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Discussion Starter #1
Hi Guys,

I've had this Early Seikosha Imperial Japan Military Sakura watch for quite a while. The Cherry Blossom (Air Force) insignia is Very Rare and I would like to get the watch working properly. I had it running at one point but the hand winding mechanism seemed to quit on me and I can't get it sorted. My normal watchmaker can normally fix almost every Seiko I bring to him as long as I supply the needed parts. He also could not get it fixed. We just don't know enough about this movement nor do I have the parts or a donor watch needed to get it sorted.

I would like to send the Seikosha Watch to a watchmaker to get it fixed and running. Any recommendations on a watchmaker experienced with these older Seikos would be greatly appreciated. Many Thanks in Advance!

Kyle







Movement Photo

 

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Well especially in your part of the world, nobody can be better at all things Seiko repair than Adrian at Vintage Time Australia (VTA). He specializes in getting the off the beaten track calibers working again inlcuding those nutty old ELs, cheap '80s quartzes, and any mechanical you can throw at him.

He did my early 1969 Pogue and repolished the rare CRC (chrome rimmed crystal) and relumed the hands and dial to a crazy level of perfection - proper shade in daylight, weak (on purpose!) proper green lume at night. Superb time keeping, no positional variance, and spot on perfect zero reset on both hands. Just perfect in every regard.

He also rebuilt my heavily water damaged 6105B movement and again made my 6105-8110 diver run like new. The guy does amazing work.

 

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Hi Guys,

I've had this Early Seikosha Imperial Japan Military Sakura watch for quite a while. The Cherry Blossom (Air Force) insignia is Very Rare and I would like to get the watch working properly. I had it running at one point but the hand winding mechanism seemed to quit on me and I can't get it sorted. My normal watchmaker can normally fix almost every Seiko I bring to him as long as I supply the needed parts. He also could not get it fixed. We just don't know enough about this movement nor do I have the parts or a donor watch needed to get it sorted.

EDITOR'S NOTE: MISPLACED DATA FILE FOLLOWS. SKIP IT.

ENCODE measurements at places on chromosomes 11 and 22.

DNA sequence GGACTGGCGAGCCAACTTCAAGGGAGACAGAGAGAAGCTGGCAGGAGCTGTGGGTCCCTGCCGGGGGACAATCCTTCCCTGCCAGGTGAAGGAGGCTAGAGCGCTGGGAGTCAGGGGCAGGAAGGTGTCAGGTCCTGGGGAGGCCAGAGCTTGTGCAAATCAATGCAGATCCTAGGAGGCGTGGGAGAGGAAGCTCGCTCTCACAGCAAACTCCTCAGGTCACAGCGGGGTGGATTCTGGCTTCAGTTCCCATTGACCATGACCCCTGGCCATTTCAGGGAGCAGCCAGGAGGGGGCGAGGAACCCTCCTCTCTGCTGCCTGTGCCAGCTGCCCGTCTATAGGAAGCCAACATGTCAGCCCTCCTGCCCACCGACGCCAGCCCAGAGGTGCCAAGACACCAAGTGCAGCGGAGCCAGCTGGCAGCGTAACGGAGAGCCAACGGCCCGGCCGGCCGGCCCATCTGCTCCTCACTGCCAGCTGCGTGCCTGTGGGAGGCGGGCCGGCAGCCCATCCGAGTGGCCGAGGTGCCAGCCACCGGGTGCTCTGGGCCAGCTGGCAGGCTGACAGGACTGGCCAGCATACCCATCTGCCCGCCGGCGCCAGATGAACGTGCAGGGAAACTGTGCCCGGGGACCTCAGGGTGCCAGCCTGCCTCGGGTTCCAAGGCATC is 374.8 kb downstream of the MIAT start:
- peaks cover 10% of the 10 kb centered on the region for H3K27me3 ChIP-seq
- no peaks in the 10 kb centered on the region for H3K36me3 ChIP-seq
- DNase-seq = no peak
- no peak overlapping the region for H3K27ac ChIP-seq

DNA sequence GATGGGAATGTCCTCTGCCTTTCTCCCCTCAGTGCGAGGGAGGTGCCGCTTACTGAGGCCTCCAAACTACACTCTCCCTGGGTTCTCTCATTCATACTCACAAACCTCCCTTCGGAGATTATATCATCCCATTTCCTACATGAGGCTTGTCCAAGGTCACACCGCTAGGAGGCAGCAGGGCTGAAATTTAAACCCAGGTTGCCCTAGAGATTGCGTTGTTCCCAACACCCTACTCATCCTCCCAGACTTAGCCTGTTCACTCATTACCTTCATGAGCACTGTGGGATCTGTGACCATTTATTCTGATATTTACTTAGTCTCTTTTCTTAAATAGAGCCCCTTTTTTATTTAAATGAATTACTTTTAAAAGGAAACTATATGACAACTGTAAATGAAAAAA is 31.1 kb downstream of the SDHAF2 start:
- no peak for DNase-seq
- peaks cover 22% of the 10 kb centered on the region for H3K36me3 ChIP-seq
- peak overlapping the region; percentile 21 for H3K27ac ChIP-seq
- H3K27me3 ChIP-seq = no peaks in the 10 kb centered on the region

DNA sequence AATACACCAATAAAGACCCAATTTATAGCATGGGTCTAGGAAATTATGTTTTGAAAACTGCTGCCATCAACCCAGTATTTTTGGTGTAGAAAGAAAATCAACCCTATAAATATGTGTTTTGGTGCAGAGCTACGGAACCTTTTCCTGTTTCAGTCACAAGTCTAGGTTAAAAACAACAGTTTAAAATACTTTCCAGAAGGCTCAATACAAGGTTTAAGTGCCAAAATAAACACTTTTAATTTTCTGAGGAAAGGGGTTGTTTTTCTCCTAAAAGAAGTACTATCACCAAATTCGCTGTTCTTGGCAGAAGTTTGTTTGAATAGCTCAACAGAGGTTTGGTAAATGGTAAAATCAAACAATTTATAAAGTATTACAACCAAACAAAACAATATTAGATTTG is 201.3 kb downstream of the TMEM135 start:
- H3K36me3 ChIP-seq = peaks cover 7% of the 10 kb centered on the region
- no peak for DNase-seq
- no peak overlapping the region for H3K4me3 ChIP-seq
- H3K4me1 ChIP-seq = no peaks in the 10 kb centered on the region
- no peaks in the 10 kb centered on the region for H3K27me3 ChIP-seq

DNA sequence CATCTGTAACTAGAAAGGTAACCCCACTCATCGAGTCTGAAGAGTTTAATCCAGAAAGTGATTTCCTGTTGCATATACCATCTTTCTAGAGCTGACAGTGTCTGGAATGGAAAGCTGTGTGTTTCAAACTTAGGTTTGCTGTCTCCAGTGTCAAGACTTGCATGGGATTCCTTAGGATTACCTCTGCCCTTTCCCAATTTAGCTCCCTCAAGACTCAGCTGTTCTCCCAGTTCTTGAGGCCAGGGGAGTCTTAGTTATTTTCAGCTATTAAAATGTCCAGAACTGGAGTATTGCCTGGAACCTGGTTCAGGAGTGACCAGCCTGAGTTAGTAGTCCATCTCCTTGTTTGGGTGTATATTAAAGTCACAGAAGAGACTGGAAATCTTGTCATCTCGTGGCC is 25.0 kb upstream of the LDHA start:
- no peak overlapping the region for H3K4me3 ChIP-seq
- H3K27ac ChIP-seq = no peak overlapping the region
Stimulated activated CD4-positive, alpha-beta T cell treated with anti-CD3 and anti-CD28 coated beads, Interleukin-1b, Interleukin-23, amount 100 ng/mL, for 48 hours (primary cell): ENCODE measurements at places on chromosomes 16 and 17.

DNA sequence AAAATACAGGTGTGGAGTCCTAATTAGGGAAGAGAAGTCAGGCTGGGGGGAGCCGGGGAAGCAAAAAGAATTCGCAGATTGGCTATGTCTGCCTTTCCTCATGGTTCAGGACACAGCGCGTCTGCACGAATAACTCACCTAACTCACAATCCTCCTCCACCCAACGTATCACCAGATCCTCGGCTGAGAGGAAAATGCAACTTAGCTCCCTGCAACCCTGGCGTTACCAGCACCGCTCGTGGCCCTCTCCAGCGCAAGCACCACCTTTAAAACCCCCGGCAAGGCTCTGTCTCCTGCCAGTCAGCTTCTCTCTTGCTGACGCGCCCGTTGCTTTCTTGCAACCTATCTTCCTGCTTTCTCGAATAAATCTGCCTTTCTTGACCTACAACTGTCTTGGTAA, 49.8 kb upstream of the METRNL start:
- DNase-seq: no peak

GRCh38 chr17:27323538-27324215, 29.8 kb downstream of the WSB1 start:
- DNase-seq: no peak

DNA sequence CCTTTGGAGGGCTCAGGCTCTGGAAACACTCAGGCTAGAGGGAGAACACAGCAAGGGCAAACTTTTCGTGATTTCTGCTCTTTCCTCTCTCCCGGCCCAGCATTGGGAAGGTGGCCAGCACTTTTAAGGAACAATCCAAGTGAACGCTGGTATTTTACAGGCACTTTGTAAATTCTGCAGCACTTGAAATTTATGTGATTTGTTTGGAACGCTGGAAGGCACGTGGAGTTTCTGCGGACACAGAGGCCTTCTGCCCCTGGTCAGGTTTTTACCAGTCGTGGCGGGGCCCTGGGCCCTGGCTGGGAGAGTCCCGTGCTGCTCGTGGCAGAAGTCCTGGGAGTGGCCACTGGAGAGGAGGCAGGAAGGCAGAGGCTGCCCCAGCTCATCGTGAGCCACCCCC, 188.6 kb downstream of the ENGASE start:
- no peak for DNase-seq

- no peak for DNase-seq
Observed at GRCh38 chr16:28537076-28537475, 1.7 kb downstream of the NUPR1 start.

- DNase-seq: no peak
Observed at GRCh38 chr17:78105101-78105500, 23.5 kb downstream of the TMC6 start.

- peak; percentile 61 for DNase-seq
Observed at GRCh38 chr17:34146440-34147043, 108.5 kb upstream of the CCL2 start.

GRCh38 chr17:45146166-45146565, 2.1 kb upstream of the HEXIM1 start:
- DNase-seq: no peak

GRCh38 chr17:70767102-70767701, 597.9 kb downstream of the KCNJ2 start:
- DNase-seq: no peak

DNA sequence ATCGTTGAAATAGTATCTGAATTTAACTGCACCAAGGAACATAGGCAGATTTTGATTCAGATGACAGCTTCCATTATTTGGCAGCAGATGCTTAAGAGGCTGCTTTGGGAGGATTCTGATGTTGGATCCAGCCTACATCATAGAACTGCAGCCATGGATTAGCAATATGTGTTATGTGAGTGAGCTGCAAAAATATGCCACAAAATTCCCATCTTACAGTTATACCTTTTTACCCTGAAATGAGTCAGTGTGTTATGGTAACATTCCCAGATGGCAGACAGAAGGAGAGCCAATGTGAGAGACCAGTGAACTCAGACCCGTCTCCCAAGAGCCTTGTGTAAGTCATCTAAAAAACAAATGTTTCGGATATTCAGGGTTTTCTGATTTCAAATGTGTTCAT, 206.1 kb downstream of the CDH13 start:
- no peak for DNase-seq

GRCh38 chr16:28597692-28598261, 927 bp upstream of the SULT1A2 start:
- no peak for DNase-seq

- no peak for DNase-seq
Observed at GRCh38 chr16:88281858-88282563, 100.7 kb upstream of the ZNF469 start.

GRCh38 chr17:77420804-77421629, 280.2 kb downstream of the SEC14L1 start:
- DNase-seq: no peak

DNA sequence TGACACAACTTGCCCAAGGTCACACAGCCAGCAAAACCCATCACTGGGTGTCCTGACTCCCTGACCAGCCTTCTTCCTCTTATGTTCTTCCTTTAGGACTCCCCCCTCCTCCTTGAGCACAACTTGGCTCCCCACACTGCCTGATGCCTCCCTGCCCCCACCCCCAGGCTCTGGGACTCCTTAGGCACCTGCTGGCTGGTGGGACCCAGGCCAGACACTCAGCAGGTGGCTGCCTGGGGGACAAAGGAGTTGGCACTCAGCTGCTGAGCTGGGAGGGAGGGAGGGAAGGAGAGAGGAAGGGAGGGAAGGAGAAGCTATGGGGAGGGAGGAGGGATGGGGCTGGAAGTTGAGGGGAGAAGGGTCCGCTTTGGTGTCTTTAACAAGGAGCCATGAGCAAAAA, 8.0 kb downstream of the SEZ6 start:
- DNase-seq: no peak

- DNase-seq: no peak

I would like to send the Seikosha Watch to a watchmaker to get it fixed and running. Any recommendations on a watchmaker experienced with these older Seikos would be greatly appreciated. Many Thanks in Advance!

Kyle







Movement Photo

As suggested, Adrian is one of the best for these old watches.
You might also consider Spencer Klein.
Both gentlemen have extensive experience and a long client list of satisfied customers.
Both likely have long wait times but then you can't do awesome work instantly.
Personally, I wouldn't hesitate to use either of these watch mechanics no matter what the wait time,
 

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Very cool watch, I wonder, the movements were bought from Moeris (or manufactured under licence?) Would Moeris parts fit?
 

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It is my understanding that they were produced under licence from Moeris. It is possible that Moeris parts would fit, but the tolerances on these early movements are quite variable so it is generally recommended to swap a movement in total instead of individual parts if you can, as it can be very difficult to get a movement to run accurately.

That type 8 movement is actually quite common and it should not be too hard to find a replacement pretty easily. Just look for an early running example on YJ and check the shape of the plates in the movement photos to match.

I had an issue with a broken pallet fork on my Navy model and had to pick up a donor movement. From memory I paid under $30 for another model with a trashed case, these come up quite regularly as the plated cases do not hold up well and usually sell cheaply when in poor cosmetic condition.

This movement was used in large numbers of watches, and as these "military" watches were essentially just standard models with the dials marked with logos for sale at the PX, finding a replacement should be pretty easy. Just keep an eye out for auctions of early sub second models with movement shots. When you get a replacement movement it will almost certainly require a service, I would also happily recommend Adrian to clean the movement and get it up and running again.
 

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Great historic piece Kyle, it actually looks tiny but of course they were in those days.
Most of Seikos earlier output were licensed Swiss movements.
Hope you get it fixed
 

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Discussion Starter #9
Many Thanks for all the replies and excellent suggestions :)

During the first attempt at a Fix I bought a Seikosha Watch to use the movement as a donor for parts (movement looked identical to my eye) but my watchmaker found out and just as Anthony stated there were slight variances in the parts and plates. My watchmaker tried and spent a long time but he could not get the parts of the donor to fit the original movement. We did not want to use the complete donor in the watch because the original has the Beautifully scripted SEIKOSHA with a wonderful font - sometimes it's the very small things that make collecting Seiko's so much fun - (wink wink to the Tiger) ;);)

Perhaps I need to find the exact movement (marked SEIKOSHA) and as Anthony has suggested just do a total drop in swap? If anyone can find a suitable donor movement I would be Extremely Grateful. Thank You!

Kyle

Here is the 1st Donor and Failed Fix Attempt



 
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